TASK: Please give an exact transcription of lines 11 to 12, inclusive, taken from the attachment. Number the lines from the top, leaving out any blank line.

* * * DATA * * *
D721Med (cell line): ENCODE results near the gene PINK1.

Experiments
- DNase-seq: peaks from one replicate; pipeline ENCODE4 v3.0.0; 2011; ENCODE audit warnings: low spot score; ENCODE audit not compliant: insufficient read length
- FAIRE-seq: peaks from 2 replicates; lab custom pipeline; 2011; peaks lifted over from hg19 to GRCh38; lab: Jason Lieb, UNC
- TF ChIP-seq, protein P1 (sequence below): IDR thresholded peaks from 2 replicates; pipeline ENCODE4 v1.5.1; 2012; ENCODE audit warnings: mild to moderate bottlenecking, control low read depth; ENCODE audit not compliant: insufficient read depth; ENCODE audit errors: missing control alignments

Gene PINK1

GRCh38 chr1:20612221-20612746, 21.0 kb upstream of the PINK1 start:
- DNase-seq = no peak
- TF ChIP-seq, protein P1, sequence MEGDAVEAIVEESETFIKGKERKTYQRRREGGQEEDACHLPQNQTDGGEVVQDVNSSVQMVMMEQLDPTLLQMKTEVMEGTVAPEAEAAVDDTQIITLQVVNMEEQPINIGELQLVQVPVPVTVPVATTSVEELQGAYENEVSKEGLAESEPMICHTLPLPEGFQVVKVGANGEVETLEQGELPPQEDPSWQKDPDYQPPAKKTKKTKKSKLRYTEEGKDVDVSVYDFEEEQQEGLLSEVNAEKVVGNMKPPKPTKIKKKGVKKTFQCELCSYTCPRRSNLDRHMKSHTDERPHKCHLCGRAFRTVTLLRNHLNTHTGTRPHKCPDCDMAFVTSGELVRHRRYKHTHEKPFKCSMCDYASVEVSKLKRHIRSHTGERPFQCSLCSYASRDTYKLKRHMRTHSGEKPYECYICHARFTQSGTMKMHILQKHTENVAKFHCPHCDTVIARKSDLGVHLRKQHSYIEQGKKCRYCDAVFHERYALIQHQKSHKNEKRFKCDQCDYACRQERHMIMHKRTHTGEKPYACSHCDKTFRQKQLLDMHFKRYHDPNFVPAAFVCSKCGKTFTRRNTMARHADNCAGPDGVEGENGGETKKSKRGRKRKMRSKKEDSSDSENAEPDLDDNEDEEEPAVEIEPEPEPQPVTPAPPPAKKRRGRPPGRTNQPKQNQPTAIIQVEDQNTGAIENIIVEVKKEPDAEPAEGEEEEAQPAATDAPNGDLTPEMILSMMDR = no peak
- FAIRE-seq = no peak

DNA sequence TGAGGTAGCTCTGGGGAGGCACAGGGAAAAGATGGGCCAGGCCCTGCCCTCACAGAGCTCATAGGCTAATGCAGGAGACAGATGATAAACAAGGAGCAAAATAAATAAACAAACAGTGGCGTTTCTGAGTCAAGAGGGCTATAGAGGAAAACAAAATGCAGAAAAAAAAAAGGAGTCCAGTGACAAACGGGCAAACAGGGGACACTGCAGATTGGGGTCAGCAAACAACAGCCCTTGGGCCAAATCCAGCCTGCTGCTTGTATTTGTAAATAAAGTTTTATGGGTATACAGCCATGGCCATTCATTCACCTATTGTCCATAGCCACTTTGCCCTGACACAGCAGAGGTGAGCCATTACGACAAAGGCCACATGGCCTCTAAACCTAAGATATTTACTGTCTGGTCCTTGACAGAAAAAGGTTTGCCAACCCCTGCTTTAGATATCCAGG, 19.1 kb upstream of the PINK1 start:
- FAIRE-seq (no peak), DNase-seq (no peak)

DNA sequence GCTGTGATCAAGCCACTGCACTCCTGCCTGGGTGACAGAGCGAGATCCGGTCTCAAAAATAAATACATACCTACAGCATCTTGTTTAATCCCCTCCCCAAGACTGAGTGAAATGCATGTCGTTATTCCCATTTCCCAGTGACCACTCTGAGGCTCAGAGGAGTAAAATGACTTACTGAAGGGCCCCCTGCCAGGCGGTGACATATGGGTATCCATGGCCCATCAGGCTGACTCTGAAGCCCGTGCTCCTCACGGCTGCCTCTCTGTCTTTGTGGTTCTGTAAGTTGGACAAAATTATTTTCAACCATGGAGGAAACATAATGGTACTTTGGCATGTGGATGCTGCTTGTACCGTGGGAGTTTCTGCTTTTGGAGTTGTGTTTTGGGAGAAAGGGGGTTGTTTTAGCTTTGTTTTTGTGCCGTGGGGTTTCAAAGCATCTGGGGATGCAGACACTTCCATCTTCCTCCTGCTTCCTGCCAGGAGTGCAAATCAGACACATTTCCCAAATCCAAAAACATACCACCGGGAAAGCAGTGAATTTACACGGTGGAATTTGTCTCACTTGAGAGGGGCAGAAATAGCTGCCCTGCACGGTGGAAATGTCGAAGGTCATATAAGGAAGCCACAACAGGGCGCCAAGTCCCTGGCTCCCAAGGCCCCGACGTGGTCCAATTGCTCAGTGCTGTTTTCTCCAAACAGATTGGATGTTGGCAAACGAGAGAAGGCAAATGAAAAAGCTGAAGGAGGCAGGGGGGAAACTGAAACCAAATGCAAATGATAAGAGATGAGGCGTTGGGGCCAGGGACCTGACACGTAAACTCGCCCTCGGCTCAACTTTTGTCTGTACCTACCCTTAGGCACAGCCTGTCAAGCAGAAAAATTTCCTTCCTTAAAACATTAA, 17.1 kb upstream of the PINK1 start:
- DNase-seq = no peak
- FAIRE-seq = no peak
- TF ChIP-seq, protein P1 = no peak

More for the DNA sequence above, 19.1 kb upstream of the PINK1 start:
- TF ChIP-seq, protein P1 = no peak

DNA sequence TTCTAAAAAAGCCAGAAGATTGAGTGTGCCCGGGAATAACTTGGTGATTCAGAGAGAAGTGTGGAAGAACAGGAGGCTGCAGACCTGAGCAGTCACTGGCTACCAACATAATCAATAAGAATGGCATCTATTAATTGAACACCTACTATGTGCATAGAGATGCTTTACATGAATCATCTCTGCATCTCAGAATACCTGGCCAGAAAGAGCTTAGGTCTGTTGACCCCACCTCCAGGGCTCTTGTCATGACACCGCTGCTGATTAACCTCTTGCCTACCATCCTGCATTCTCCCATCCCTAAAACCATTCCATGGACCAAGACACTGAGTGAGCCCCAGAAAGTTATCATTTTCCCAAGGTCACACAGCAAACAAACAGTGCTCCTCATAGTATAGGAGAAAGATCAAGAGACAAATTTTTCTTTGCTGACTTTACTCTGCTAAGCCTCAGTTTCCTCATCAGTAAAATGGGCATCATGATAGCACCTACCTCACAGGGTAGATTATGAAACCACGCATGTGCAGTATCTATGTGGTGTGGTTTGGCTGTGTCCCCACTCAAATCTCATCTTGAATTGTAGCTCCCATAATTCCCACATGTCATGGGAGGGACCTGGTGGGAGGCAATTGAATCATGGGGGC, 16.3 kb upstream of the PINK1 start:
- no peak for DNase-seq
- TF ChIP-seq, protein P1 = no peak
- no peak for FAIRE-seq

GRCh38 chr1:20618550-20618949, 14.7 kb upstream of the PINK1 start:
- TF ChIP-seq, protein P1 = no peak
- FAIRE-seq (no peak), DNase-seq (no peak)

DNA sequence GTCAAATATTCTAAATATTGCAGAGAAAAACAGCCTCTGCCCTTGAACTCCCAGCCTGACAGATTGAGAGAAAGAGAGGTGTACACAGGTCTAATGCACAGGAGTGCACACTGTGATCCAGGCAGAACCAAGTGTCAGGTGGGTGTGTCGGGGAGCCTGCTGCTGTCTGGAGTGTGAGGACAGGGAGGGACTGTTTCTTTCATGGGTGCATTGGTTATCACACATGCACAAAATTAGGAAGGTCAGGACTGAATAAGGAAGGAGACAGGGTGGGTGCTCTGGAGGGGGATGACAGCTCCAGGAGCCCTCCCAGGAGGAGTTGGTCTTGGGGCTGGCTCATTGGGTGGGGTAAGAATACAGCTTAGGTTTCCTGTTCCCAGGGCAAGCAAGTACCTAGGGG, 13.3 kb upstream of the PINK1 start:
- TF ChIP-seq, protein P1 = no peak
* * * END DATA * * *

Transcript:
DNA sequence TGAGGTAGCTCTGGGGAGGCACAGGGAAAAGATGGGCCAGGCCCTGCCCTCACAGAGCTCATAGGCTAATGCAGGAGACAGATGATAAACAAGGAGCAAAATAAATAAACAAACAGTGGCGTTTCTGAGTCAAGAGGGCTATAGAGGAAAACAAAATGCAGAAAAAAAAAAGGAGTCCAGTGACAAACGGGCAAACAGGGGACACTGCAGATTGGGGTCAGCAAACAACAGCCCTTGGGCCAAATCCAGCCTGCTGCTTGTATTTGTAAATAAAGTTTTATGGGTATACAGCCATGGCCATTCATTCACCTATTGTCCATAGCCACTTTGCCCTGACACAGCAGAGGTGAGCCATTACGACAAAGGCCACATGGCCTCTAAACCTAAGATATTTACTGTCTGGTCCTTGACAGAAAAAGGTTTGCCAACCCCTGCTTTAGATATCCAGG, 19.1 kb upstream of the PINK1 start:
- FAIRE-seq (no peak), DNase-seq (no peak)